• This lesson teaches you to identify, translate, and interpret present continuous adverbial participles in Biblical Greek, enhancing your understanding of New Testament exegesis.
  • Gain insights into aorist undefined adverbial participles, their types, and translation techniques to improve your understanding of the Greek text and biblical exegesis.
  • Through this lesson, you master the intricacies of adjectival participles in biblical Greek, including their forms, translation, and syntax, ultimately enhancing your ability to analyze and translate biblical texts.
  • This lesson teaches you the intricacies of perfect participles and genitive absolutes in biblical Greek, enabling you to accurately translate and understand complex grammatical structures.
  • Gain insight into the subjunctive mood in Biblical Greek, understanding its formation, functions, and importance for interpreting the New Testament's nuanced meanings.
  • Through this lesson, you learn to recognize and understand the various roles and functions of infinitives in Biblical Greek, ultimately enhancing your ability to study the biblical text.
  • In this lesson, you learn about the imperative mood in Biblical Greek, its forms and uses, negation, and the subjunctive as an alternative for expressing commands and requests.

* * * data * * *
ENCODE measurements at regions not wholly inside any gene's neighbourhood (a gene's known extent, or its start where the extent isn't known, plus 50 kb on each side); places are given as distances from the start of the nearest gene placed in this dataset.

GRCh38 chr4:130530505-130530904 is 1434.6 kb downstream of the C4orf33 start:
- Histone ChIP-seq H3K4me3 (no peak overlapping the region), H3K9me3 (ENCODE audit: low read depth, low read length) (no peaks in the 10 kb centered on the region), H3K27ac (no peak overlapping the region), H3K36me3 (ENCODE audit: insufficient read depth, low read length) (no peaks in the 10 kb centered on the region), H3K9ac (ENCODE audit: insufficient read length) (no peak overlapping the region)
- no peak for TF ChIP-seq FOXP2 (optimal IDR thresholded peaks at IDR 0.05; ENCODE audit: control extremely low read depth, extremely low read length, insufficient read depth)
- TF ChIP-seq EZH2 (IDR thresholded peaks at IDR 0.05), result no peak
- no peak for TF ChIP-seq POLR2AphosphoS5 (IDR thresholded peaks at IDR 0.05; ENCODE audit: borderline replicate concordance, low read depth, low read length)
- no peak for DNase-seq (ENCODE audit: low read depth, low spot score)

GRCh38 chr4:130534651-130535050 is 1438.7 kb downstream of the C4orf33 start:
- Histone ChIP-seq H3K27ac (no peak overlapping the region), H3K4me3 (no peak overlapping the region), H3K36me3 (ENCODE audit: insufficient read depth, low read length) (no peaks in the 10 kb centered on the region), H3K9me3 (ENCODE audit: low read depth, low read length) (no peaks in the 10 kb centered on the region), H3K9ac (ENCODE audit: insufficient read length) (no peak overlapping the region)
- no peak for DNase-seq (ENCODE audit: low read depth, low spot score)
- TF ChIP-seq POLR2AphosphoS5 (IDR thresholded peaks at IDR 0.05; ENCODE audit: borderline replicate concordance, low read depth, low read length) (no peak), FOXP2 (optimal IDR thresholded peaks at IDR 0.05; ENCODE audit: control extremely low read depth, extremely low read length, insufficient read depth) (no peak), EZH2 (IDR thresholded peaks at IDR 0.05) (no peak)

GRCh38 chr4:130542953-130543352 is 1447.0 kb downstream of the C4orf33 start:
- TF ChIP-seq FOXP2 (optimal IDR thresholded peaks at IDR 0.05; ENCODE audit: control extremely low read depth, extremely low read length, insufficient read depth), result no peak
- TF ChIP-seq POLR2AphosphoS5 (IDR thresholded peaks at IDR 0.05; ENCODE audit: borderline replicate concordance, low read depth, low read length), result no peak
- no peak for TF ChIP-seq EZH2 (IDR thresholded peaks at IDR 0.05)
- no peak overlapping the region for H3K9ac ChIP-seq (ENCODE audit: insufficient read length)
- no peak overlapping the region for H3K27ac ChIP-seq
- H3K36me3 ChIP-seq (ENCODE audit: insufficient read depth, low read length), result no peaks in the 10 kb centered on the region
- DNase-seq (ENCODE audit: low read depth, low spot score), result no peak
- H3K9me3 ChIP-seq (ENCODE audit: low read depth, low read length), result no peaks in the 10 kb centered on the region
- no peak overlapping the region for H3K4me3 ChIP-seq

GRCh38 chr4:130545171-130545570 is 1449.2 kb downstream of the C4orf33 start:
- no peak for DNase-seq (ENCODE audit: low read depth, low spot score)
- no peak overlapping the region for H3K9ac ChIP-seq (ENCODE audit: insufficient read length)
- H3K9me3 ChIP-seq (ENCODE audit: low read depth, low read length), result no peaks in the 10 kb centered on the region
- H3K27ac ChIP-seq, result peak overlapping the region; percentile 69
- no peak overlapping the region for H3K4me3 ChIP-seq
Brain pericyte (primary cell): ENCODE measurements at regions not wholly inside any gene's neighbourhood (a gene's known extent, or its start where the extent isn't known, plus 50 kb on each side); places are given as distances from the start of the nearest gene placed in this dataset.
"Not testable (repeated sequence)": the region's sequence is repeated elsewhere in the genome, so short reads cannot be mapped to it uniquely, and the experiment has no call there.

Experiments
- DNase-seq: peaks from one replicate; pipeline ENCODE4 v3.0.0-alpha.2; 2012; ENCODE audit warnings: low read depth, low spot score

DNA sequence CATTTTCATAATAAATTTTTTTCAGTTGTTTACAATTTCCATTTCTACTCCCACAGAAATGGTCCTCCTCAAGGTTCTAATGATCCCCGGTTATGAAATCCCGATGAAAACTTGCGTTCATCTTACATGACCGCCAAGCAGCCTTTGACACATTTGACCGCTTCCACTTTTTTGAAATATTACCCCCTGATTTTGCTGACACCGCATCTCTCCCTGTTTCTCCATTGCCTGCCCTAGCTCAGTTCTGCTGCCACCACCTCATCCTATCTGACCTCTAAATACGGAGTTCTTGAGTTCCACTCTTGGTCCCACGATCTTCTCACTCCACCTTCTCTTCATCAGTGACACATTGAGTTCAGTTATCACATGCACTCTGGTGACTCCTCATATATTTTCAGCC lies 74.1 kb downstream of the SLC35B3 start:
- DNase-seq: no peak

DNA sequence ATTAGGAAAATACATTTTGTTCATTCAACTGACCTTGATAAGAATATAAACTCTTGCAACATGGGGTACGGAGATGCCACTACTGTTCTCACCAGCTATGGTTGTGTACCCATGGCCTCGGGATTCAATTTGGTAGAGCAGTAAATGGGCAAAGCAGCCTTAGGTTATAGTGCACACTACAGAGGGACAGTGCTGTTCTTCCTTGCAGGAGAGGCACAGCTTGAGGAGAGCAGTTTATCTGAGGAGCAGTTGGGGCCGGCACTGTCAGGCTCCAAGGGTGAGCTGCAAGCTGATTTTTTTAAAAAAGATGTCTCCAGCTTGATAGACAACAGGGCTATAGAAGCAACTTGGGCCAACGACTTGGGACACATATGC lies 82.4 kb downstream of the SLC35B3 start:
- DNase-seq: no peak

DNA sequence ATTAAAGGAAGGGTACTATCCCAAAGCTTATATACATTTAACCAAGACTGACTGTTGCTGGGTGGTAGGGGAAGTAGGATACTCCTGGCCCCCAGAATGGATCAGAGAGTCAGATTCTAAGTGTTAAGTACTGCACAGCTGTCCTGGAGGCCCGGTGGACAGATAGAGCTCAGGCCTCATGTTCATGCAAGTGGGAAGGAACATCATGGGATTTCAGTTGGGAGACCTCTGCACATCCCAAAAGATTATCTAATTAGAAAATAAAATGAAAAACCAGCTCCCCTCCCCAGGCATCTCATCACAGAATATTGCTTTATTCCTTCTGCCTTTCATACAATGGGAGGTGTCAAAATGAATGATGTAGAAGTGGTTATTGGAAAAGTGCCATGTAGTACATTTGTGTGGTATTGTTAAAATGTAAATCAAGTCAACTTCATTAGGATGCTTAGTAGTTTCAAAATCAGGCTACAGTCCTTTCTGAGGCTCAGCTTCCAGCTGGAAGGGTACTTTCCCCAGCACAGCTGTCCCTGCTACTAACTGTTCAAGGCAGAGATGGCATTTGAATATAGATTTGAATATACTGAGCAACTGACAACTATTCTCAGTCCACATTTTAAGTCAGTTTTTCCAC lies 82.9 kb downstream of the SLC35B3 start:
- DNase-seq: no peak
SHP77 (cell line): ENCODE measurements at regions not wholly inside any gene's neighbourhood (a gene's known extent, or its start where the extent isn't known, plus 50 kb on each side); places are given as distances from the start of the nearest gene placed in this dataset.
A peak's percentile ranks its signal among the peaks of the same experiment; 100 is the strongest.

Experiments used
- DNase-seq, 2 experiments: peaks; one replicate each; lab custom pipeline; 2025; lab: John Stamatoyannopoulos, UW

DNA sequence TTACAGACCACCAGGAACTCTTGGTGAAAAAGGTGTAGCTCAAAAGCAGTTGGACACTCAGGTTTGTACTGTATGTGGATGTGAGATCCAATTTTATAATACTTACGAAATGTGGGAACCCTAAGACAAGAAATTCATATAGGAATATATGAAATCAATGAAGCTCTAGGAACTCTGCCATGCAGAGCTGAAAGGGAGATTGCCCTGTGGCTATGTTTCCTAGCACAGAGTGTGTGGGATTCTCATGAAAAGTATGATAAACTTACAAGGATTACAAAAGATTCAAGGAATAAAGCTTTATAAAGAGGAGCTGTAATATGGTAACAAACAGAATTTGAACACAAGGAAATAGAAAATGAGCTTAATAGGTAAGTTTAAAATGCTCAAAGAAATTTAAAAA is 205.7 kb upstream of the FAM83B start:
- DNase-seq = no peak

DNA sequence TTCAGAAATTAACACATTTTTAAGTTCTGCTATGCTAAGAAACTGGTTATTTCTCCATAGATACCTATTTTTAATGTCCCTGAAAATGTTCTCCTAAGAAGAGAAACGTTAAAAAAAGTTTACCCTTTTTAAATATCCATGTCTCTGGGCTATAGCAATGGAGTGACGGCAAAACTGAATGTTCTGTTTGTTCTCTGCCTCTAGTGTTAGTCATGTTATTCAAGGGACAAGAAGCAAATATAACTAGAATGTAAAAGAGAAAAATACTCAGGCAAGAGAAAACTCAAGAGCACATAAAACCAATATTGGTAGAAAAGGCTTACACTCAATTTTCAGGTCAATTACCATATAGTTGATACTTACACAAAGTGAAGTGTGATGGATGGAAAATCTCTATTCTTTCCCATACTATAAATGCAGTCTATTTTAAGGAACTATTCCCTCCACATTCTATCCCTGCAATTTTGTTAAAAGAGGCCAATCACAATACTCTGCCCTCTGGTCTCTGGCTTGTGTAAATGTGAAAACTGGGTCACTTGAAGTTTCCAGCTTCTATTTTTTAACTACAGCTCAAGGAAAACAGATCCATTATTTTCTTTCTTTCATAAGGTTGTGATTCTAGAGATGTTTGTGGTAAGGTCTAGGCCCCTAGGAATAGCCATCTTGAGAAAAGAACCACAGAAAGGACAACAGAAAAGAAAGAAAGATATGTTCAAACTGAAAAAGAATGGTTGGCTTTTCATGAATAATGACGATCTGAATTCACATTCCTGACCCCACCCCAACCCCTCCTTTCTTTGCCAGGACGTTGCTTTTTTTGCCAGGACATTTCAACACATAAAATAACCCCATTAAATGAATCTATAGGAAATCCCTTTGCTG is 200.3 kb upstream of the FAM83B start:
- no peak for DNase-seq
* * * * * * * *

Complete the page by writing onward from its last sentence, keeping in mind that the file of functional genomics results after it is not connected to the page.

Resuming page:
• In this lesson, you learn to understand and apply the imperative mood in Biblical Greek, including its formation, nuances, and its use in exegesis.
  • In this lesson, you gain a deeper understanding of non-indicative forms and conditional sentences, learning to differentiate between subjunctive, imperative, infinitive, and participle forms, as well as first, second, and third class conditional sentences, while expanding your vocabulary.
  • Gain insights into Biblical Greek constructs, conditional sentences, Greek particles, and techniques for parsing and translating complex passages, enhancing your ability to interpret the New Testament.

These lectures will take you through the main points of each chapter in Bill Mounce's Basics of Biblical Greek (3rd edition). These Summary Lectures are also available at billmounce.com, along with other free resources for learning biblical Greek. [The first lecture was originally given in the course Dr. Mounce was teaching at Gordon-Conwell seminary. The syllabus he mentions was for that group of students and is not available.]


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Recommended Books

Basics of Biblical Greek Grammar 3rd (third) Edition

Basics of Biblical Greek Grammar 3rd (third) Edition

William D. Mounce's "Basics of Biblical Greek Grammar" and its companion tool "Basics of Biblical Greek Workbook" are the best-selling and most widely accepted textbooks for learning New Testament Greek.
Basics of Biblical Greek Grammar 3rd (third) Edition

Dr. Bill Mounce
Biblical Greek
Future Active/Middle Indicative
Lesson Transcript